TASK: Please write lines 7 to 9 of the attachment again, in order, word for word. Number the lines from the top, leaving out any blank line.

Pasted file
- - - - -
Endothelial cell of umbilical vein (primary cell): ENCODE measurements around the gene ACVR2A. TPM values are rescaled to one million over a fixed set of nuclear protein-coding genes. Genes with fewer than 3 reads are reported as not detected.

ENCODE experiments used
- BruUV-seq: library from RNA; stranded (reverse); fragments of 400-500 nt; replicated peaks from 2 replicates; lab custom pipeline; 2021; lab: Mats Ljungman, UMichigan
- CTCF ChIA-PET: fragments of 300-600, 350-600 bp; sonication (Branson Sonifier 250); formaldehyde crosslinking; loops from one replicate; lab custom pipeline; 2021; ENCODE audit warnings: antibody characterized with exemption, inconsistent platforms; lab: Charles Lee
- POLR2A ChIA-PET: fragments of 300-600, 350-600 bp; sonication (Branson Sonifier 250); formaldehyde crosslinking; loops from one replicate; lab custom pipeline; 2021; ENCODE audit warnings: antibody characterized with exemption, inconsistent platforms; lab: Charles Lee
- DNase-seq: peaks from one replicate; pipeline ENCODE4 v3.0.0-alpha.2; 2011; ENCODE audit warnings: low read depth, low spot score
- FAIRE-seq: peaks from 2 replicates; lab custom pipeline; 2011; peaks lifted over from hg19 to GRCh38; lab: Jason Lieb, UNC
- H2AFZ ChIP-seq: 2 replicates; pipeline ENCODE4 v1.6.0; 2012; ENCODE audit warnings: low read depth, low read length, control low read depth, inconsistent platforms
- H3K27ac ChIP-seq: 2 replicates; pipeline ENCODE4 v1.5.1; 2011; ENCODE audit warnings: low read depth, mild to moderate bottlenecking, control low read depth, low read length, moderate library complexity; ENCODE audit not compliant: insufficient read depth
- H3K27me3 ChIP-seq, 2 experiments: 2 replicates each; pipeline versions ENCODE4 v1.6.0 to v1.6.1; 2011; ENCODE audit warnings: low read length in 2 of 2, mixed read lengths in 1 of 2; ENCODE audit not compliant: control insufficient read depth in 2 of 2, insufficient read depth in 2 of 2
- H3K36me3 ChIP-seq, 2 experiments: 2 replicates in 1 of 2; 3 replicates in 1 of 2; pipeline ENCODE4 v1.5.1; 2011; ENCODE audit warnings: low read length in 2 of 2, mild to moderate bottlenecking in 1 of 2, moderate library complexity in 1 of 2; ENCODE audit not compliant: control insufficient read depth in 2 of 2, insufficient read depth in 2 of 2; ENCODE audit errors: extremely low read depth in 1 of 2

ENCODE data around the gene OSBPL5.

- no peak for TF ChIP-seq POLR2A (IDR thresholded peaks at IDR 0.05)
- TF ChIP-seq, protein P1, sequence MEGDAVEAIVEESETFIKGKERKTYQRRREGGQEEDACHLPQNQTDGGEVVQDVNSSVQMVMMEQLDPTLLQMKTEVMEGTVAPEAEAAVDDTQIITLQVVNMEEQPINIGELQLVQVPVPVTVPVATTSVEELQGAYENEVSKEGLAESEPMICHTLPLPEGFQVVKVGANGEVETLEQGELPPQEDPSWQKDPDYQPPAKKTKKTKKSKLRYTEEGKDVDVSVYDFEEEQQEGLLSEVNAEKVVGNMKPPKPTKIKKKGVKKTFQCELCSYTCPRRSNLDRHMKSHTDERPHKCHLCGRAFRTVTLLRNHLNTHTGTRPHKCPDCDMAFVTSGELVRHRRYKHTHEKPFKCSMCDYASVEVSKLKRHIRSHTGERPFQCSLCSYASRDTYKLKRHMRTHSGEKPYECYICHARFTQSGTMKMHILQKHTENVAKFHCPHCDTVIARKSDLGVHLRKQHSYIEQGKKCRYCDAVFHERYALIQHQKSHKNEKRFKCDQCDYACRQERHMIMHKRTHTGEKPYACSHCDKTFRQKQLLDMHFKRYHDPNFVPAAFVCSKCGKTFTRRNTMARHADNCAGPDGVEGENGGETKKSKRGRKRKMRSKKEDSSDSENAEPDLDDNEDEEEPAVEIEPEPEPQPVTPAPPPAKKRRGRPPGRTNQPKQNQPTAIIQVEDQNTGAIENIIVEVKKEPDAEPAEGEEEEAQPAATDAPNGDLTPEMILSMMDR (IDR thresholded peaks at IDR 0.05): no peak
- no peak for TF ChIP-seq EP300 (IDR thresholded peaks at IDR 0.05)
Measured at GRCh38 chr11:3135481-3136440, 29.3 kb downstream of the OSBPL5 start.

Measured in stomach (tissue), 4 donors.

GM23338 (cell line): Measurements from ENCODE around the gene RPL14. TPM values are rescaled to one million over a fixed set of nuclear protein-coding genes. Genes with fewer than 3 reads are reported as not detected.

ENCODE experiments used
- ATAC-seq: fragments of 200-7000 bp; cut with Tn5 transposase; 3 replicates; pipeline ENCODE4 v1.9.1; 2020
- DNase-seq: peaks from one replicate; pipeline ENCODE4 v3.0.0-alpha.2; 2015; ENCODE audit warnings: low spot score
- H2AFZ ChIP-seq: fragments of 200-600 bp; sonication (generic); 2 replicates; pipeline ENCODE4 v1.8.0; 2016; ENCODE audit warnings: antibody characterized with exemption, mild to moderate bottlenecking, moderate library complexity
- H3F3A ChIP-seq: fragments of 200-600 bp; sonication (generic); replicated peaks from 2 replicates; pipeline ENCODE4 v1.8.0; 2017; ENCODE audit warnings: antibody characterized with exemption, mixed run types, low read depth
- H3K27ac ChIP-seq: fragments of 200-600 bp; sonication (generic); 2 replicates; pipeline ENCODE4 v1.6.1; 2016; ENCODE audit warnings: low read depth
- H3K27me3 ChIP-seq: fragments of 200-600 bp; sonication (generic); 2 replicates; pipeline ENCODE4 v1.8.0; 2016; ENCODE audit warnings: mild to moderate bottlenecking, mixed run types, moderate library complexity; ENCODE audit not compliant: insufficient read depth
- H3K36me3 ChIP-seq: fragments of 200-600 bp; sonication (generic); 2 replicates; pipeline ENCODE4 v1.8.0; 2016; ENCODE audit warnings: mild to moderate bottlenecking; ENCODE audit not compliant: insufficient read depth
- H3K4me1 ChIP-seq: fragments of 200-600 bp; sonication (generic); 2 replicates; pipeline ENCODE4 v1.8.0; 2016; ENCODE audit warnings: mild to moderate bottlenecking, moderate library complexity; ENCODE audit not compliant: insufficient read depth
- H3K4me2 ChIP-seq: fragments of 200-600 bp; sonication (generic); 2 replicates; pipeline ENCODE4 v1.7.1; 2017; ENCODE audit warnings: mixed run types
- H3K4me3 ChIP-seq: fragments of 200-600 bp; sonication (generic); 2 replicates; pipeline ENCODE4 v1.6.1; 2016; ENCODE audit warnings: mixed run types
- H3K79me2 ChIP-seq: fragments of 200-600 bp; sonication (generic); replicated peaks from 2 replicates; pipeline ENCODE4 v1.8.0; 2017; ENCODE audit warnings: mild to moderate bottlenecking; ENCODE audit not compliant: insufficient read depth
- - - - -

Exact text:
- FAIRE-seq: peaks from 2 replicates; lab custom pipeline; 2011; peaks lifted over from hg19 to GRCh38; lab: Jason Lieb, UNC
- H2AFZ ChIP-seq: 2 replicates; pipeline ENCODE4 v1.6.0; 2012; ENCODE audit warnings: low read depth, low read length, control low read depth, inconsistent platforms
- H3K27ac ChIP-seq: 2 replicates; pipeline ENCODE4 v1.5.1; 2011; ENCODE audit warnings: low read depth, mild to moderate bottlenecking, control low read depth, low read length, moderate library complexity; ENCODE audit not compliant: insufficient read depth